Milestone effort for Cobden Post Office's Ewart Mounsey

Australia Post licensee Ewart Mounsey has been working at the Cobden Post Office for 58 years. Picture: Rob Gunstone
Australia Post licensee Ewart Mounsey has been working at the Cobden Post Office for 58 years. Picture: Rob Gunstone

When Ewart Mounsey began working at his local post office, telegrams were still transcribed from Morse code and people would line up at the window of the telephone exchange to make a phone call.

Mr Mounsey was just 16, fresh from school and keen for a job in his hometown. 

He had to sit an exam to get employment at the Cobden Post Office back in 1959, and hasn’t left since.

In 1997, Mr Mounsey and his wife Lynette took over the licence of the business from Australia Post. Running the business continues to be a family affair, with one of their daughters also behind the counter.

Mr Mounsey is marking 58 years at the post office in 2017, something of a record in this day and age.

But he’s a bit taken aback by the fuss – he couldn’t imagine doing anything else.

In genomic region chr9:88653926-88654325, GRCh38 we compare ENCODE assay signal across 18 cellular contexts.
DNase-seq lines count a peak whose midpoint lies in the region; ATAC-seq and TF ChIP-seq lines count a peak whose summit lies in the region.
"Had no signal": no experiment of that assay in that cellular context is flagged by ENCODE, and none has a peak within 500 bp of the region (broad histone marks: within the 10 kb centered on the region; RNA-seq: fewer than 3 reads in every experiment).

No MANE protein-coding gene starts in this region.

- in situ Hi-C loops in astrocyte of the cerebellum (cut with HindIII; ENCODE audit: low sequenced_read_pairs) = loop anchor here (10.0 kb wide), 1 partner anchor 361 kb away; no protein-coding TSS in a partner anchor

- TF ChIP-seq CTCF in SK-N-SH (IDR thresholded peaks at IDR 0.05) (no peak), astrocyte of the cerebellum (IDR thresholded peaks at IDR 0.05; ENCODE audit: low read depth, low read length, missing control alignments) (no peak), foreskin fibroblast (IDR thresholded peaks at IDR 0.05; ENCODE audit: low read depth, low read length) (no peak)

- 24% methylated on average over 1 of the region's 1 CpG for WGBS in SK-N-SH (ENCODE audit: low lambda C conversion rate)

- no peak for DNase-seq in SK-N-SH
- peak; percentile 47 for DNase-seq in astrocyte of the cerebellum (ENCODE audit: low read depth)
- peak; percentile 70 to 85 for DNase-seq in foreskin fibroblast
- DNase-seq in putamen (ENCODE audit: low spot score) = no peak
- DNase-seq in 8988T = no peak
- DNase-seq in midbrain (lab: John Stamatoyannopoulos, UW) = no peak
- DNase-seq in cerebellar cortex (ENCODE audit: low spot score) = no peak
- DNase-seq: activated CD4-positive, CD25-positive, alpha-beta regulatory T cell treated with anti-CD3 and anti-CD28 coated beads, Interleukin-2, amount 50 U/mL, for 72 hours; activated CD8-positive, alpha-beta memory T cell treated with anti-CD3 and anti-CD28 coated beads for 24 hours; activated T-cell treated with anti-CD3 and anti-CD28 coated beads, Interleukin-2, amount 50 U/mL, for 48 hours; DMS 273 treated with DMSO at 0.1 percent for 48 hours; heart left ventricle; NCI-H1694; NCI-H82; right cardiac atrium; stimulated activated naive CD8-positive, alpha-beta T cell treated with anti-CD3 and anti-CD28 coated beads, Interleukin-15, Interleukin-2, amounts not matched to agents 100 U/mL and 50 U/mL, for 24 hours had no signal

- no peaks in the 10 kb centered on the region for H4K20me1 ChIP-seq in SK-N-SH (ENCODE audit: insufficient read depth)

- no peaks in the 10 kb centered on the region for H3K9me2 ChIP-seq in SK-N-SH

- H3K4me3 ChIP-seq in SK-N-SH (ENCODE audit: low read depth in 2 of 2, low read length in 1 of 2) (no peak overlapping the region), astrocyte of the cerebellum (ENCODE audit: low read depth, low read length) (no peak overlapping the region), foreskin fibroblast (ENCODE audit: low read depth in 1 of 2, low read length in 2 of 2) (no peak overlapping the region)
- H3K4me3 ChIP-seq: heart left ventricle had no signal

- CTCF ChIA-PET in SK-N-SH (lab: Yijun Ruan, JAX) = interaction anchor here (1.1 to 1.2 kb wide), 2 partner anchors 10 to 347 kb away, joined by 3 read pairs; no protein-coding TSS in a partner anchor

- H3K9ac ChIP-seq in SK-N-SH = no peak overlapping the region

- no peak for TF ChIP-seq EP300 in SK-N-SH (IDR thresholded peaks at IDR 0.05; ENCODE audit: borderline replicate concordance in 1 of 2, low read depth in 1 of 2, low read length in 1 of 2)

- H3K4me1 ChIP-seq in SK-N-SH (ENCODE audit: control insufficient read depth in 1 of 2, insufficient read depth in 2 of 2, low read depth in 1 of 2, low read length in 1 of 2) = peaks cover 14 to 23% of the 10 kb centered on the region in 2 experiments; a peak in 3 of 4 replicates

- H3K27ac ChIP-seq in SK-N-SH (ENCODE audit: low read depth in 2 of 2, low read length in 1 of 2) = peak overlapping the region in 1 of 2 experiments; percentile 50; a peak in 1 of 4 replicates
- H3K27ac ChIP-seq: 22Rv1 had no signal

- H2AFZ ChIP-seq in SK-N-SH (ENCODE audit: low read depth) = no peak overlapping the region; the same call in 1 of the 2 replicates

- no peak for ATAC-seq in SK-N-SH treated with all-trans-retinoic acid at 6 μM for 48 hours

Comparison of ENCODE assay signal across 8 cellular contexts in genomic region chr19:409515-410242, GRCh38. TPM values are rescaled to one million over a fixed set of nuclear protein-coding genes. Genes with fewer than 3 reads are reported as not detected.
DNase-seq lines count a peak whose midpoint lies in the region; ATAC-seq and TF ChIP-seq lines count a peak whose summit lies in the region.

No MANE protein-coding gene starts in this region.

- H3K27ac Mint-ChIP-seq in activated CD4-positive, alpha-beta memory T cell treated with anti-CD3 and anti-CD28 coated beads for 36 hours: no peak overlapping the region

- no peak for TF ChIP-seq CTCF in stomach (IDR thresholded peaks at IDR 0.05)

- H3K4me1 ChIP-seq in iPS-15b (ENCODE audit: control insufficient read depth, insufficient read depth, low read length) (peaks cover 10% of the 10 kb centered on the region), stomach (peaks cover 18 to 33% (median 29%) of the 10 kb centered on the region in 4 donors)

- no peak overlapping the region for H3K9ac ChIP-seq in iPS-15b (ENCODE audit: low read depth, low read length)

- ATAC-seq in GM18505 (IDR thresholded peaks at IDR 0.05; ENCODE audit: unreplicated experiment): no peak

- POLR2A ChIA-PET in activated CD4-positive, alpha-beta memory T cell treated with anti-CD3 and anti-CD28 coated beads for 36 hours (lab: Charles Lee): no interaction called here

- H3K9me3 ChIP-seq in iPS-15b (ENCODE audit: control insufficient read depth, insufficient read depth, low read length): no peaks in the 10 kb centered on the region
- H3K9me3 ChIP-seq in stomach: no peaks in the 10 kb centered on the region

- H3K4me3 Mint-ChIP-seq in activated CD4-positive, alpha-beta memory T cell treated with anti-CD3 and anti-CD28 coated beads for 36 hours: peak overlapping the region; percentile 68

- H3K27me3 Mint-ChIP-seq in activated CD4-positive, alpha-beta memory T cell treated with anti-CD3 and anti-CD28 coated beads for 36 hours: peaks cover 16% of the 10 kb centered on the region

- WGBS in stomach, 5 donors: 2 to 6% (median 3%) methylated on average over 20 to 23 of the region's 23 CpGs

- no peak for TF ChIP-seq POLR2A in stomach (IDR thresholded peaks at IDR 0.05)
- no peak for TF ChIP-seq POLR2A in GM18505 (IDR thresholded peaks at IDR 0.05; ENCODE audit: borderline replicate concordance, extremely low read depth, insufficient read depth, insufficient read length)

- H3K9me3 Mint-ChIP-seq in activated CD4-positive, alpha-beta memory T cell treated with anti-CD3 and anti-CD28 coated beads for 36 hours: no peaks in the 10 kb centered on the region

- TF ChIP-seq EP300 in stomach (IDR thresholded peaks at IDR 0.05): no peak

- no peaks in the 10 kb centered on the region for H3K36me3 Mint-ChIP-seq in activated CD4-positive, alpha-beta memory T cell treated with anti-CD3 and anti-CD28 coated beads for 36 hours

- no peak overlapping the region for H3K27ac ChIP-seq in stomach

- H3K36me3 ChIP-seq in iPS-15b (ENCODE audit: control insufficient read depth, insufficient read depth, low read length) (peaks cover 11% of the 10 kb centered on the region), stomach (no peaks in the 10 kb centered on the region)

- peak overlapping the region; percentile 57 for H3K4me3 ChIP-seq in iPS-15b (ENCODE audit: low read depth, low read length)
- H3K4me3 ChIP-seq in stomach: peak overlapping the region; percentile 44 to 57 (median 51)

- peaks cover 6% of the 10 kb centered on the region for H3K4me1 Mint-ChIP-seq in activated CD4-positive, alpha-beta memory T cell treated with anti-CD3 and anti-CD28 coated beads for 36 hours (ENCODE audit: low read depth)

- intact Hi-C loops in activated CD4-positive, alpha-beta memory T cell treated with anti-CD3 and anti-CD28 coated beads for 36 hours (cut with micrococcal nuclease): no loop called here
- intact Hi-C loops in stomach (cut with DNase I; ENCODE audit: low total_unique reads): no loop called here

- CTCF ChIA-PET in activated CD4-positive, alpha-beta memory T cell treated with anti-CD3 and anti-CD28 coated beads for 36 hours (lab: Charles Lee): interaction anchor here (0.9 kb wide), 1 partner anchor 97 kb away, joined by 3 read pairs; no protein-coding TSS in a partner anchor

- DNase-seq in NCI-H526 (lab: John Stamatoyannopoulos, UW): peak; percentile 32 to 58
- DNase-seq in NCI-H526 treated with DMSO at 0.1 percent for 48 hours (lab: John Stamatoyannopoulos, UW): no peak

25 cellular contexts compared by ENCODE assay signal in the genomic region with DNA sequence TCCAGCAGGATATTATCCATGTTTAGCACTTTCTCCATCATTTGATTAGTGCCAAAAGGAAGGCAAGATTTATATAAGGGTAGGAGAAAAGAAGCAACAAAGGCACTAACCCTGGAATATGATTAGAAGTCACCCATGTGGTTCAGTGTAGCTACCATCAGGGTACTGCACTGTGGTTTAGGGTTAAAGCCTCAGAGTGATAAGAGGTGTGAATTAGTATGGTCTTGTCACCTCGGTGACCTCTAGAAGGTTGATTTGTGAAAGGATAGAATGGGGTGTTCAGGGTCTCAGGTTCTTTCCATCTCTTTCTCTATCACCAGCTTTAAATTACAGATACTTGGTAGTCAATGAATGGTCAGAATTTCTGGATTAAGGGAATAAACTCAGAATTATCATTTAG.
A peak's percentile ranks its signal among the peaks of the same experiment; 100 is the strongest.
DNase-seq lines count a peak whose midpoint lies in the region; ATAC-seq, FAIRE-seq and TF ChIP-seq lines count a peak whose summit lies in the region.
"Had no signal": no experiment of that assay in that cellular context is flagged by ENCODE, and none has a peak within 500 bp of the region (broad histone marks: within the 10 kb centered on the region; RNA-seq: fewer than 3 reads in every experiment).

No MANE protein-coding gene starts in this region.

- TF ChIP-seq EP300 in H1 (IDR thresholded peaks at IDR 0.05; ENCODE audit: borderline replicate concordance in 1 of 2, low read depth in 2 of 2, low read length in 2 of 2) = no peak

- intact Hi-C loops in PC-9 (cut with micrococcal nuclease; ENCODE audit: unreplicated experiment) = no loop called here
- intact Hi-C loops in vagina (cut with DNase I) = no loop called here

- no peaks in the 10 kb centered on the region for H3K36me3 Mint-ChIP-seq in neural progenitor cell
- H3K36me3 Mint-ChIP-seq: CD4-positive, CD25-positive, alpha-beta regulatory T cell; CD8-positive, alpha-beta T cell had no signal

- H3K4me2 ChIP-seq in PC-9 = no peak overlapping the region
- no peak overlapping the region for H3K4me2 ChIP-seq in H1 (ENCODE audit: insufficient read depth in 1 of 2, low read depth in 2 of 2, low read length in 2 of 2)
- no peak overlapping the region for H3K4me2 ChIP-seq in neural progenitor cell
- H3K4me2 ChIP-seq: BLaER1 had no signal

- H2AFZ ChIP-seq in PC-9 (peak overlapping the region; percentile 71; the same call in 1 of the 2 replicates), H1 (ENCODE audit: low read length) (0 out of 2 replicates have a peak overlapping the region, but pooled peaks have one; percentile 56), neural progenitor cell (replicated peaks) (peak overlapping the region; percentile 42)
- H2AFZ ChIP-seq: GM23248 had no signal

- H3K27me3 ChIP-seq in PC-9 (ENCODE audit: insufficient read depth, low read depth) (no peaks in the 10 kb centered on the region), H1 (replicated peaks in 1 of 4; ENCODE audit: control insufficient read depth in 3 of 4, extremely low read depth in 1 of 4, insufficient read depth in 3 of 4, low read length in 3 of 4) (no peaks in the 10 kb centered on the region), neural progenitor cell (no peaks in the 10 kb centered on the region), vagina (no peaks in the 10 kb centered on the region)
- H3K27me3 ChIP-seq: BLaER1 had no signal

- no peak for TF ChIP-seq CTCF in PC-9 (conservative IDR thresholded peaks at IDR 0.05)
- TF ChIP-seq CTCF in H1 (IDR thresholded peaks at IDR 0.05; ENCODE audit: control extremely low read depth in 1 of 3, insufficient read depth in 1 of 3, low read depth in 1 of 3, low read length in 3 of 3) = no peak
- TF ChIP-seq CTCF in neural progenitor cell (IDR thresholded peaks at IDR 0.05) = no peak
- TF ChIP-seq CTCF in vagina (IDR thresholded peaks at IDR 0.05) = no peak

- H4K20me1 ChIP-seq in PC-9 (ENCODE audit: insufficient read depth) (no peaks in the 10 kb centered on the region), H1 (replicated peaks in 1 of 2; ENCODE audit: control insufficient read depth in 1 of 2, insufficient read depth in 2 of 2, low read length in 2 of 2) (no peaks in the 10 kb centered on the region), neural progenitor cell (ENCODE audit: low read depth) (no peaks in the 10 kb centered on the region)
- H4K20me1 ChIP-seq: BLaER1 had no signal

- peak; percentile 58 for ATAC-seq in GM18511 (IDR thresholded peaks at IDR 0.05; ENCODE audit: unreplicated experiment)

“I’ve always been in Cobden. I wouldn’t go anywhere else, it’s just too good,” Mr Mounsey, 74, said with a laugh. “I love it here.”

When he started he was paid an annual salary of just 290 pounds and alternated weeks of day and night shift.

“I was called a junior postal officer,” he said. “Day shift was delivering telegrams and cleaning and night shift was on the telephone exchange.”

Mr Mounsey delivered mail for many years, before completing a course in Melbourne to become a postal clerk. The post office building has changed, too. The original opened in 1867 at the current Curdie Street site, before it was bulldozed in the 1960s.

But while there’s been plenty of change, the friendly faces he sees each day remain one of the main reasons Mr Mounsey still loves his job. “People come in to say hello and tell you their troubles,” he said.

Mr Mounsey has also kept his hobby of meticulously recording the town’s rainfall.

“I’ve got all the records right back to 1980 or something. If we have a really wet winter I’ll take a look back and see how it compares to other years,” he said.

Whether Mr Mounsey will clock up the 60-year milestone is still up in the air – the business is for sale and he hopes to one day have more time for fishing.

“Eventually someone will come along and want to buy it. It would be perfect for a young family,” he said.